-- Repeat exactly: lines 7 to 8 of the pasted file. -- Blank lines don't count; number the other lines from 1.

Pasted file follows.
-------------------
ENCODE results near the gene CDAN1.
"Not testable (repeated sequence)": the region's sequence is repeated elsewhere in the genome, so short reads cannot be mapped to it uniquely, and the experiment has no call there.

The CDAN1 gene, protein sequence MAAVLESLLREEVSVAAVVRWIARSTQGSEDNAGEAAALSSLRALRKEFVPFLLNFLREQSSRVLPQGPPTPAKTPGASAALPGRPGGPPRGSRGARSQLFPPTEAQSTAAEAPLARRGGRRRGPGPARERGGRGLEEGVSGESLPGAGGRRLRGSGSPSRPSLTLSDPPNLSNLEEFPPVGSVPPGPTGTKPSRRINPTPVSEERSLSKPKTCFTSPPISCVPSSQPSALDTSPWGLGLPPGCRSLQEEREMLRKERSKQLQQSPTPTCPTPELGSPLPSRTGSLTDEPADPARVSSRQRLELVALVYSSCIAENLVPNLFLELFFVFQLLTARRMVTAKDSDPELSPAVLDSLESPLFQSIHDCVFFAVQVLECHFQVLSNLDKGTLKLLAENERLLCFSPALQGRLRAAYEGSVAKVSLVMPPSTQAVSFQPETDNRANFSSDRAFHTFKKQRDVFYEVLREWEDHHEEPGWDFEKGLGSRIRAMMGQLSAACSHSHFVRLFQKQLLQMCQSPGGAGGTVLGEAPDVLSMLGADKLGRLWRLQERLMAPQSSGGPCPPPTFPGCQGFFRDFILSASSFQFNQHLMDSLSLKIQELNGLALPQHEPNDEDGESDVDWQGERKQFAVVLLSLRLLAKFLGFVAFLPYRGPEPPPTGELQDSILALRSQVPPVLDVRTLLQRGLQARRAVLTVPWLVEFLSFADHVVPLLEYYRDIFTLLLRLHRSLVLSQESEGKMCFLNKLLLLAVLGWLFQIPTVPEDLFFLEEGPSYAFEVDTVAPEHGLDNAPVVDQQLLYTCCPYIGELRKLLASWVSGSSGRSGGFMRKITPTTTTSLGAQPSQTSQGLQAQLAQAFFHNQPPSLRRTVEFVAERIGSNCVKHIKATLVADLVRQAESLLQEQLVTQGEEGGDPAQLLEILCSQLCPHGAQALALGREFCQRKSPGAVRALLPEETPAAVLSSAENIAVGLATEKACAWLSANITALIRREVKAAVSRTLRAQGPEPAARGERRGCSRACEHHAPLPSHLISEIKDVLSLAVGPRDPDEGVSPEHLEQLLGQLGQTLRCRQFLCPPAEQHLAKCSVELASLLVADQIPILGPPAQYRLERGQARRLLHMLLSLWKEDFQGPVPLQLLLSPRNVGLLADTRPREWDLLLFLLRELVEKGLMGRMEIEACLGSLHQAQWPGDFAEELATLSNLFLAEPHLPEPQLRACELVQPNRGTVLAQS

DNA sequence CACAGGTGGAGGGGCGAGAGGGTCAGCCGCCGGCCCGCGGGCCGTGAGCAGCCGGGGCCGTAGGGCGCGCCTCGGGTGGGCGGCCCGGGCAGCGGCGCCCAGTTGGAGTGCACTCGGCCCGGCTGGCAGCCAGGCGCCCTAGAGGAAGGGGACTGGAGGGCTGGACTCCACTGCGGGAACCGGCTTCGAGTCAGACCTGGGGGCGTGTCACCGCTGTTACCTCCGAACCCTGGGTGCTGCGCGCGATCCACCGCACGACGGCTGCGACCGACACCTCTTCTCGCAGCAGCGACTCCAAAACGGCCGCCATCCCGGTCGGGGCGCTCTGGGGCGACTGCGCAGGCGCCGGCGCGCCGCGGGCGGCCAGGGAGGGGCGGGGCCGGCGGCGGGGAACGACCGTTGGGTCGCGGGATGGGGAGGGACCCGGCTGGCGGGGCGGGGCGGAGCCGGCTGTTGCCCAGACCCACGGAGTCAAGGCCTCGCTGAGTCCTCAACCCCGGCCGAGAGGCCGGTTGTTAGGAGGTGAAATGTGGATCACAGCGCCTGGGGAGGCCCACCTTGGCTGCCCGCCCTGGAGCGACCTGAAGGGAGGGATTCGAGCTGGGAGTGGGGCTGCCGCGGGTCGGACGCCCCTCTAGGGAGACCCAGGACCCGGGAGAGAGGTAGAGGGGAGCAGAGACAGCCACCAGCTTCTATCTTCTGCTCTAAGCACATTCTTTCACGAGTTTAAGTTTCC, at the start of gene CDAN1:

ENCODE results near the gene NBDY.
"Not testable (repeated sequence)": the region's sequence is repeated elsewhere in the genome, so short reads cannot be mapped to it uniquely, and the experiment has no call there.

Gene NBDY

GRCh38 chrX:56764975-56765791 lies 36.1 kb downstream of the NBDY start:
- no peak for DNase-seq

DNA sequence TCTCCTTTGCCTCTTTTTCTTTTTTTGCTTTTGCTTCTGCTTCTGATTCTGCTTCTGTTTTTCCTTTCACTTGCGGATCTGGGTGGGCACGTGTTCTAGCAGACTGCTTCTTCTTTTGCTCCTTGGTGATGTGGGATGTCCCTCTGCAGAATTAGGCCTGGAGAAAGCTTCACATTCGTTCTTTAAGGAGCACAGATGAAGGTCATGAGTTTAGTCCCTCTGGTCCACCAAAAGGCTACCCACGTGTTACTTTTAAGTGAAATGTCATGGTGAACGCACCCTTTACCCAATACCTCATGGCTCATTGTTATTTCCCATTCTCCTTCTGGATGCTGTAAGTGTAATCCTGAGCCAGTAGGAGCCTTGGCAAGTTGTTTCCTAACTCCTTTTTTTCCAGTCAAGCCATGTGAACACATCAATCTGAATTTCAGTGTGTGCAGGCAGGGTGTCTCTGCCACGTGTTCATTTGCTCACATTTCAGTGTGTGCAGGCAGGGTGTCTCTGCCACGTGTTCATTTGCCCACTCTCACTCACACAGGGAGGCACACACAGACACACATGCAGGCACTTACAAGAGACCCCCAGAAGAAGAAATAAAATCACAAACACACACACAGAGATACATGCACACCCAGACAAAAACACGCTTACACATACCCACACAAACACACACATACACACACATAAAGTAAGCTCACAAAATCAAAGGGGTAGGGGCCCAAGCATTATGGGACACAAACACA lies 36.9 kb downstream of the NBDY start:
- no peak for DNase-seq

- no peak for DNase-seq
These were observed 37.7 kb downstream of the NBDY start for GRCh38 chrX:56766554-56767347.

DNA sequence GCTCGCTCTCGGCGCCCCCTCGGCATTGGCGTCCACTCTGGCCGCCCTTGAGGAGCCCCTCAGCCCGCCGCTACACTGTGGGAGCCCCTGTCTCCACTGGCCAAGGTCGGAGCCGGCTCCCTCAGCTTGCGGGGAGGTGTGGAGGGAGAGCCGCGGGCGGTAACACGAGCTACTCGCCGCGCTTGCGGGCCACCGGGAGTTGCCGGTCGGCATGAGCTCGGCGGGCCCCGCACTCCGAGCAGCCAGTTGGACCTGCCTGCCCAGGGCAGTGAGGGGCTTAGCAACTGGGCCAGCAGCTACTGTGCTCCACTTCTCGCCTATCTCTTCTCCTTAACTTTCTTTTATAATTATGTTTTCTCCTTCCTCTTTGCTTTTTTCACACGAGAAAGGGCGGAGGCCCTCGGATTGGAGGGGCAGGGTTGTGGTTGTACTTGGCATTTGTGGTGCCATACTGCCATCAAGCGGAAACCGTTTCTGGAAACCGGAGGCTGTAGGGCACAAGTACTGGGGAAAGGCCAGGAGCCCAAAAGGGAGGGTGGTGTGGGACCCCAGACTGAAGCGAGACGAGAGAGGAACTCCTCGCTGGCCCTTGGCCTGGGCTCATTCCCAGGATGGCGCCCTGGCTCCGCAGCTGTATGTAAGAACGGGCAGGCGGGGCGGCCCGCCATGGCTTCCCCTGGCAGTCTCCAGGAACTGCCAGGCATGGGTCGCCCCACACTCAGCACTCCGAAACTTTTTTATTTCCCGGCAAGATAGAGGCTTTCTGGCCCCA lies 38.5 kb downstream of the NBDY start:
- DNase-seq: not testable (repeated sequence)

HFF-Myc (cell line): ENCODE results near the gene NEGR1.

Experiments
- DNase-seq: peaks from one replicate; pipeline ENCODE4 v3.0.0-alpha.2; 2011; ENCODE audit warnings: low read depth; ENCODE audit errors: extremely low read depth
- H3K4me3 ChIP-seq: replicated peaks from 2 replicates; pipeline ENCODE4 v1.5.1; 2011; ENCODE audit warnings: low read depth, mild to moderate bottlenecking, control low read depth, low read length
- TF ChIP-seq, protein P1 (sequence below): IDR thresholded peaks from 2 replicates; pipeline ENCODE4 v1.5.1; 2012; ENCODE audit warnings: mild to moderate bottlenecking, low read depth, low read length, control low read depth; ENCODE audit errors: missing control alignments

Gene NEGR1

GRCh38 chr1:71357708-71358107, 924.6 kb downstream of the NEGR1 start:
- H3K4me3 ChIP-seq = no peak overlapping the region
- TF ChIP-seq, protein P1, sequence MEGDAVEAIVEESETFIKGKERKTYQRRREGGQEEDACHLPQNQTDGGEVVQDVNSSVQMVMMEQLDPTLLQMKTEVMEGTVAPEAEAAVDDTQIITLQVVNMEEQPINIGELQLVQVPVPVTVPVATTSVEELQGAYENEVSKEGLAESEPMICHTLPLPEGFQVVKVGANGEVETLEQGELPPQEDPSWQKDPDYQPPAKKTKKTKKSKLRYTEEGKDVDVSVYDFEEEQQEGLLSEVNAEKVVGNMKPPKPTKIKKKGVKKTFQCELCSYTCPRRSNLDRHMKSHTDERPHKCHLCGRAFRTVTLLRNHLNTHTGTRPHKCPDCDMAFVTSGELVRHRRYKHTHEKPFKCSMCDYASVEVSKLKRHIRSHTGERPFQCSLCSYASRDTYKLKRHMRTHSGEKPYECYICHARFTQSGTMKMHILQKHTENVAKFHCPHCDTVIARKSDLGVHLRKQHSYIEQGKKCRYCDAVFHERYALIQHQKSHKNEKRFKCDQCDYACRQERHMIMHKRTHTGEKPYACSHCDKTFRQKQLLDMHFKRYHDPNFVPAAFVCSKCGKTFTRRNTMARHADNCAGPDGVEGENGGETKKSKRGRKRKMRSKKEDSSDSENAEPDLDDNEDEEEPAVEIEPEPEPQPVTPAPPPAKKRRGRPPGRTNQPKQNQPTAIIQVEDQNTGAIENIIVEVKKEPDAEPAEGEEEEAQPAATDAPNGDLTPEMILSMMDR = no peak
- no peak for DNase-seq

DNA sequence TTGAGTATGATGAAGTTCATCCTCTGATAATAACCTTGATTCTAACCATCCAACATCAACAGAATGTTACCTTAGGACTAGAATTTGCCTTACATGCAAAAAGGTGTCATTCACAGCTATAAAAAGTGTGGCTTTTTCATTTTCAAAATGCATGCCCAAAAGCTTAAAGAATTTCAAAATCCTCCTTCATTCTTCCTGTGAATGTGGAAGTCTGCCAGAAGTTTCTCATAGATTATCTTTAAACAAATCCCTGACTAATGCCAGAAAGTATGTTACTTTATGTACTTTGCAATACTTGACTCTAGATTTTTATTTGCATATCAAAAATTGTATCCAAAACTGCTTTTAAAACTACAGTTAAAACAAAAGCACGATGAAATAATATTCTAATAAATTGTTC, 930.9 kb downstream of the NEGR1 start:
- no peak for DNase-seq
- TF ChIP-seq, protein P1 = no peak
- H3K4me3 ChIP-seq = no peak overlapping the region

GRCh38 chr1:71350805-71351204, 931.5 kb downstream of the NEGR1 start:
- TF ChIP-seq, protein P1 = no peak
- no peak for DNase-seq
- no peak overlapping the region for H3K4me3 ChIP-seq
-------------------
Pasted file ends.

Gene NBDY

GRCh38 chrX:56764975-56765791 lies 36.1 kb downstream of the NBDY start: